Inclusive Disaster Risk Management (DRM) is about equality of rights and opportunities, dignity of the individual, acknowledging diversity, and contributing to resilience for everyone, not leaving aside members of a community based on age, gender, disability, identity or any other limiting condition.
Women, persons with disabilities and socially excluded groups are at significantly higher risk within a population with regards to natural as well as technological hazards. A harmonised, regionally-based, locally appropriate inclusive DRM approach needs to be developed and recognised by relevant region-wide DRM actors. A field-tested and evidence-based, inclusive model driven by proven effective methodologies and good practices needs to be promoted at community, local, national and regional levels.
To ensure the inclusion perspective, particularly vis-a-vis gender, disability and socially excluded groups, a focussed approach and the framework for inclusive disaster risk management needs to be an integral part of the post-2015 DRR framework, achieved through:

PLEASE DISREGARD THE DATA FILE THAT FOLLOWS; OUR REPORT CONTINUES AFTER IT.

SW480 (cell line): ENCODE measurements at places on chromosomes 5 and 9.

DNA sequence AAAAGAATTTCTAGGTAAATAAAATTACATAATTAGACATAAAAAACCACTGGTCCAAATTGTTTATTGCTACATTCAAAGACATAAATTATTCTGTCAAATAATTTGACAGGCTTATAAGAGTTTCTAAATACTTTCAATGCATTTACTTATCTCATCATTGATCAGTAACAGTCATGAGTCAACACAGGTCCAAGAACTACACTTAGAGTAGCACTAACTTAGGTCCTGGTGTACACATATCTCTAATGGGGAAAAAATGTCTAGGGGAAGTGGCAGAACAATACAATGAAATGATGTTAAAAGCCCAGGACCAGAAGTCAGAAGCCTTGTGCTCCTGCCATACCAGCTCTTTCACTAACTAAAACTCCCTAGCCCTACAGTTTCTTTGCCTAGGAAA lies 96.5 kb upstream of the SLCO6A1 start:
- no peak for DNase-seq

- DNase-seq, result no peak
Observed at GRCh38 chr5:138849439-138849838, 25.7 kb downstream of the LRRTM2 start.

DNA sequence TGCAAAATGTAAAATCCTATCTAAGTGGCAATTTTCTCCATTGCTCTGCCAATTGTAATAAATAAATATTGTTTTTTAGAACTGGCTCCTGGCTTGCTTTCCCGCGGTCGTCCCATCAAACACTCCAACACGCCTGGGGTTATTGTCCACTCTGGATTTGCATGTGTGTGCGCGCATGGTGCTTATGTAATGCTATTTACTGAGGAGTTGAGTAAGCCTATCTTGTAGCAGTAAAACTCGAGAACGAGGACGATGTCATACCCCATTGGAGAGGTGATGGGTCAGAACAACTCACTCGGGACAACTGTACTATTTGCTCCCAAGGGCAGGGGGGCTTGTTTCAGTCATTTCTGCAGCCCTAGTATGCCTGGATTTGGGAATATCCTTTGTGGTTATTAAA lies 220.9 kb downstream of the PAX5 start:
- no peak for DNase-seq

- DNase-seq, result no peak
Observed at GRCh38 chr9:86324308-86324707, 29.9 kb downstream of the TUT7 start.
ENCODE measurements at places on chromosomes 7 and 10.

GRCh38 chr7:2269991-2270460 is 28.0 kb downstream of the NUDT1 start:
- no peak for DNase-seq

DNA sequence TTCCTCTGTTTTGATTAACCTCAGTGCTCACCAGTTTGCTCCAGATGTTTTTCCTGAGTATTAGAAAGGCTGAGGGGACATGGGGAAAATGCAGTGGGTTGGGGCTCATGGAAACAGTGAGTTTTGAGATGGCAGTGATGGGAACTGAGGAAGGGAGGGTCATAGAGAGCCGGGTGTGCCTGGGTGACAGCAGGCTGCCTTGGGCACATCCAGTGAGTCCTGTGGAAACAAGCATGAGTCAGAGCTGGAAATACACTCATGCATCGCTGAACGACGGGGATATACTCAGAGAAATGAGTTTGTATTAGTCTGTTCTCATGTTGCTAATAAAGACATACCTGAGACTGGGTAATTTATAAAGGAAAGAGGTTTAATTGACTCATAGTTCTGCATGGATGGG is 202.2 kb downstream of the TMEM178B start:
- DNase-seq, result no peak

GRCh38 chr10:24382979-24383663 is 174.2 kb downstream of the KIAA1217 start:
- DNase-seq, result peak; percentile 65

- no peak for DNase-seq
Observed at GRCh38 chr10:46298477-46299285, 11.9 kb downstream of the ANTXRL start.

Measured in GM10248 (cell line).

- Understanding the root causes of exclusion in disaster contexts, identifying excluded groups better, and involving them meaningfully in reducing their disaster risks
- Creating a conducive and enabling policy environment that recognises the causes of exclusion and promotes inclusive strategies and allocation of resources
- Creating an implementation architecture that involves all stakeholders and ensuring community resilience through accountable risk governance
This paper argues the case for building safer, more resilient communities in South Asia using evidence-based inclusive approaches to Disaster Risk Management (DRM) through multi-stakeholder engagement. It is based on the learning from the Inclusive Community Resilience for Sustainable Disaster Risk Management (INCRISD) South Asia project, currently being implemented in Afghanistan, Bangladesh, India, Nepal, Pakistan and Sri Lanka by ActionAid, Handicap International and Oxfam with support from European Commission Humanitarian Aid Department (ECHO), under the 7th DIPECHO Action Plan for South Asia. While this paper is based on South Asia experiences, recommendations and approaches are meant to have a universal application.